Enoch Ofori Kwarteng’s thoughts … 7 financial lessons from COVID-19 crisis

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Six months into the year and it already feels like eternity. The world has been severely battered by the novel Coronavirus: a kind that many have never experienced. Since the beginning of the year and especially the beginning of March, governments all over the world have taken drastic measures to protect lives and their respective economies.

There have been mass border closures, businesses and schools have been asked to close and human contact limited through the now-famous ‘social distancing’ guidelines. Although measures have been varied across nations, a theme that runs through is the untold hardship on individuals and businesses alike. People who hitherto lived comfortably have desperately found themselves in financial despair. It is not far-fetched to say everyone has had their fair share of financial hardship.

That being said, there are valuable personal finance lessons that can be gleaned from this pandemic. As governments begin easing restrictions, it is anticipated that economic activity will improve, creating employment opportunities and increased income levels, albeit slowly. Below are 7 financial lessons that are worth noting.

You need an emergency fund – more urgently than you thought

The loss of employment and business disruption have made us, arguably, more dependent on a financial buffer than ever. Unexpected job losses, collapsed businesses, stay-at-home orders and the rapid change the pandemic has brought in its wave have highlighted the need to keep an emergency fund.

An emergency fund, like the name suggests, is to provide financial ‘life support’ in emergency situations. It is generally accepted that your emergency fund should have between three (3) and six (6) months’ worth of your living expenses. The bigger your emergency fund is, the better. You can start by putting money aside aggressively and slowing down when you have a considerable amount. ‘Windfalls’ and unexpected gains, such as cash gifts, bonuses, tips and salary increments can help you grow your emergency fund more rapidly.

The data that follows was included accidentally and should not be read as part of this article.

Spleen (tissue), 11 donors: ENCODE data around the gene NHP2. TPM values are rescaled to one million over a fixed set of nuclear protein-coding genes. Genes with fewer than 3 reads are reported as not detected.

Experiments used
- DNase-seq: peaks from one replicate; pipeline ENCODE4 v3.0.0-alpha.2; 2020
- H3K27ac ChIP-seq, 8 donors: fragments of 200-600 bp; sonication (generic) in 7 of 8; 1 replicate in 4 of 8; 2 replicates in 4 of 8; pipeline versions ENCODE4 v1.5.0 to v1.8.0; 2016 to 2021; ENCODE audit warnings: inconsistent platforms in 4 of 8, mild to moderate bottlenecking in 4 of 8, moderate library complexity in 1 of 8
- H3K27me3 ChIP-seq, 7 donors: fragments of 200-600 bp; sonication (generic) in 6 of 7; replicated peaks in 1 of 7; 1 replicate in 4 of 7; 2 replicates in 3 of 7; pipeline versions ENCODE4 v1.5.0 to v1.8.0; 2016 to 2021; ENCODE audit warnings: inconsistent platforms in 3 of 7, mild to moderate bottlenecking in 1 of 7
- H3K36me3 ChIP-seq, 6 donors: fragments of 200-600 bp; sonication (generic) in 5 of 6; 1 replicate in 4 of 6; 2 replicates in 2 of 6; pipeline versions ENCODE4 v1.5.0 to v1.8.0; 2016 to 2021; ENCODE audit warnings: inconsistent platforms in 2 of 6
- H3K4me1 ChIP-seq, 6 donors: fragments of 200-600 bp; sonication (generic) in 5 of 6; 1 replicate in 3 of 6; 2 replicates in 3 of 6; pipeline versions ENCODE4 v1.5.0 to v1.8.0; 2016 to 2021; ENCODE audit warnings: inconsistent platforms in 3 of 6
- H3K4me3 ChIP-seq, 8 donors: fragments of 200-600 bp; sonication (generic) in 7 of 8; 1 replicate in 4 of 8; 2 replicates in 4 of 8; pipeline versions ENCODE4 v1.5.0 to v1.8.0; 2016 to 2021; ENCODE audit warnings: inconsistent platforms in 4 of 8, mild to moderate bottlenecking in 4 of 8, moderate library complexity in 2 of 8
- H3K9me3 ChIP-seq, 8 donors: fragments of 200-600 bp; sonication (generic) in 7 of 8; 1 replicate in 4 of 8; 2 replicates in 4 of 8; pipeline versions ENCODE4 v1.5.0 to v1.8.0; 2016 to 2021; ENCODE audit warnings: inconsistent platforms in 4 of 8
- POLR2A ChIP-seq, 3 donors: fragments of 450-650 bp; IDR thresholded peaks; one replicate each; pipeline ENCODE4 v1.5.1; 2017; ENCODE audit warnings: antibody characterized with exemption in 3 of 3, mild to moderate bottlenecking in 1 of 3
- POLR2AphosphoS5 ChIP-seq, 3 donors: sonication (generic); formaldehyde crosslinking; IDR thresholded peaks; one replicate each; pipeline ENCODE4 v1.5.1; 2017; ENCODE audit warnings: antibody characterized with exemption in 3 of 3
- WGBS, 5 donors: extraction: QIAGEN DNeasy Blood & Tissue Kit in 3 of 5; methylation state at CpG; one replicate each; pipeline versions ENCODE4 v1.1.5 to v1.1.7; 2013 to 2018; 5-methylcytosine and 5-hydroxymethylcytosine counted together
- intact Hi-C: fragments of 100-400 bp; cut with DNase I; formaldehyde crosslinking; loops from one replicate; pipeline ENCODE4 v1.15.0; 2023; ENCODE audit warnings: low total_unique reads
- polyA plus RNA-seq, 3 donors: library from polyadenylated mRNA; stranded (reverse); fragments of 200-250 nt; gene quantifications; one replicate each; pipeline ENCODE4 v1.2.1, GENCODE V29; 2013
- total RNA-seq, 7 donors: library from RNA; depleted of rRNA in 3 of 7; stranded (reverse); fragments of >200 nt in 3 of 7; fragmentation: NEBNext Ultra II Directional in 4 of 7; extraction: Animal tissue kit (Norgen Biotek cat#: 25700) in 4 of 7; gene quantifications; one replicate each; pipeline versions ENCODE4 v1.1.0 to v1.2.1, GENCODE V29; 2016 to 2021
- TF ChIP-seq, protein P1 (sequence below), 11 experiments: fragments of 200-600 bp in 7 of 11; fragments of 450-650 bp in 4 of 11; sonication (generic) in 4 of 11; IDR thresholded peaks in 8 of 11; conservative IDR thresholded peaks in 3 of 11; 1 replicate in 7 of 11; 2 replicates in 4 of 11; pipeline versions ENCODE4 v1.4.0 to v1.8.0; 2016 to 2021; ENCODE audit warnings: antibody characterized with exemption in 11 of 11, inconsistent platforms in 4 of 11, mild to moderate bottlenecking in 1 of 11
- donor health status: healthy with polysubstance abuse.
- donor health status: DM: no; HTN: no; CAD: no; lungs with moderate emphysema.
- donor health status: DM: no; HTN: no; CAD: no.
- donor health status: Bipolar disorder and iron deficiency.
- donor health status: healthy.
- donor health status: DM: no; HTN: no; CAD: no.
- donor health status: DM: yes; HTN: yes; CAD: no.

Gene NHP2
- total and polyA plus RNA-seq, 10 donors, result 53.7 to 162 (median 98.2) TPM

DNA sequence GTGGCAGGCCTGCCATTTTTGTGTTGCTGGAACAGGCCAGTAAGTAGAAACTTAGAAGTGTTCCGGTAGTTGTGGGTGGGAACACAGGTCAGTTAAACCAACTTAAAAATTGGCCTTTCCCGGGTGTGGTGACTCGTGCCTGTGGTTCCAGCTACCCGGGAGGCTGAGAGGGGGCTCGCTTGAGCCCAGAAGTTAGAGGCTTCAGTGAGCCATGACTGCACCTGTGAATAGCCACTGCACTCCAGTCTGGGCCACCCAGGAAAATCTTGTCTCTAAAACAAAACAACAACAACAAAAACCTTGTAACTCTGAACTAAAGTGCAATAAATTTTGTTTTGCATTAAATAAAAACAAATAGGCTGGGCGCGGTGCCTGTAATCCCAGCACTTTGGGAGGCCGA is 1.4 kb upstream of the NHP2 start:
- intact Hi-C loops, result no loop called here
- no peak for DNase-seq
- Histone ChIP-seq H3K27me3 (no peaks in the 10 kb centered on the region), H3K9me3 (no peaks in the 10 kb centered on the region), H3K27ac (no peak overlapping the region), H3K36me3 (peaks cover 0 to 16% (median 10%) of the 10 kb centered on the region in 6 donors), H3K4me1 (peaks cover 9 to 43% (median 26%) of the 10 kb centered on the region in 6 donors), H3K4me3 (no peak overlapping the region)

Find an alternative source of income

Alternative sources of income provide a cushion when your regular income source (employment, primary business) is affected and cannot guarantee enough returns to meet your expenditure. These can include investing in an income-generating asset (e.g. a rentable apartment), a business (running one actively or passively through shareholding) or securities (T-Bills, Bonds, etc). Your alternate source of income should be stable and not very volatile or unpredictable.

Reduce loans. if possible, avoid them

There exist arguments both for and against taking bank loans. While loans are generally good and provide considerable leverage for businesses and individuals alike, a lack of careful assessment prior to taking one can land you in a financial crisis. Although the government announced interventions such as reduced interest rates on loans, you may enjoy very little or no concession on your existing loan.